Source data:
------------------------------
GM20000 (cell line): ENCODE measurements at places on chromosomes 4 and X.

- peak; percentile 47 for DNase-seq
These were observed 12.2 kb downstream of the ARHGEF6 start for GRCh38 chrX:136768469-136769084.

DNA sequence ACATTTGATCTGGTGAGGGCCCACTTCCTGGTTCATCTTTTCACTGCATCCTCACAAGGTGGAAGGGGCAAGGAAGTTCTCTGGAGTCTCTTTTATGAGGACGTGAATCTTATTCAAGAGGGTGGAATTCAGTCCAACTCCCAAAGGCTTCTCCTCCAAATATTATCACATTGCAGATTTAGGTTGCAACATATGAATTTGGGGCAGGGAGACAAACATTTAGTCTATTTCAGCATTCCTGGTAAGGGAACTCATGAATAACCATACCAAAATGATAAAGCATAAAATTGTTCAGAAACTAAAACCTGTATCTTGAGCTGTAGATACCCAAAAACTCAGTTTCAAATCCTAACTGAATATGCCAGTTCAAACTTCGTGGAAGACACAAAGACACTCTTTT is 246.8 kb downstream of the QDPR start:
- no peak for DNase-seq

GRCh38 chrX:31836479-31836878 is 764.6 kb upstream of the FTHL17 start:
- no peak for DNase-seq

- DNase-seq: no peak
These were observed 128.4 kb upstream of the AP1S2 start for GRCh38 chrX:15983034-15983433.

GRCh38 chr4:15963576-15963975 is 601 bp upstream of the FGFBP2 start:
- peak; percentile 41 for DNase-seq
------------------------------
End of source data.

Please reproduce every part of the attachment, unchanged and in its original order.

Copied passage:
GM20000 (cell line): ENCODE measurements at places on chromosomes 4 and X.

- peak; percentile 47 for DNase-seq
These were observed 12.2 kb downstream of the ARHGEF6 start for GRCh38 chrX:136768469-136769084.

DNA sequence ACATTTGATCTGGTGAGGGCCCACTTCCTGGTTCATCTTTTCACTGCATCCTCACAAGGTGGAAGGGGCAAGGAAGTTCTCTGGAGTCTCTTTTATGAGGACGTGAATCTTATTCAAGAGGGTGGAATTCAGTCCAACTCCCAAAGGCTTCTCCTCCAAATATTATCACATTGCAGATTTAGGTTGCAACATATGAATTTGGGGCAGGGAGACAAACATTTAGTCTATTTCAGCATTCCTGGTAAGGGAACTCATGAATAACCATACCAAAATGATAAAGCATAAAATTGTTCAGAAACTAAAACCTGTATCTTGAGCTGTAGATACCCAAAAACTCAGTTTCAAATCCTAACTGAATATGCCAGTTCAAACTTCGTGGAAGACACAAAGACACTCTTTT is 246.8 kb downstream of the QDPR start:
- no peak for DNase-seq

GRCh38 chrX:31836479-31836878 is 764.6 kb upstream of the FTHL17 start:
- no peak for DNase-seq

- DNase-seq: no peak
These were observed 128.4 kb upstream of the AP1S2 start for GRCh38 chrX:15983034-15983433.

GRCh38 chr4:15963576-15963975 is 601 bp upstream of the FGFBP2 start:
- peak; percentile 41 for DNase-seq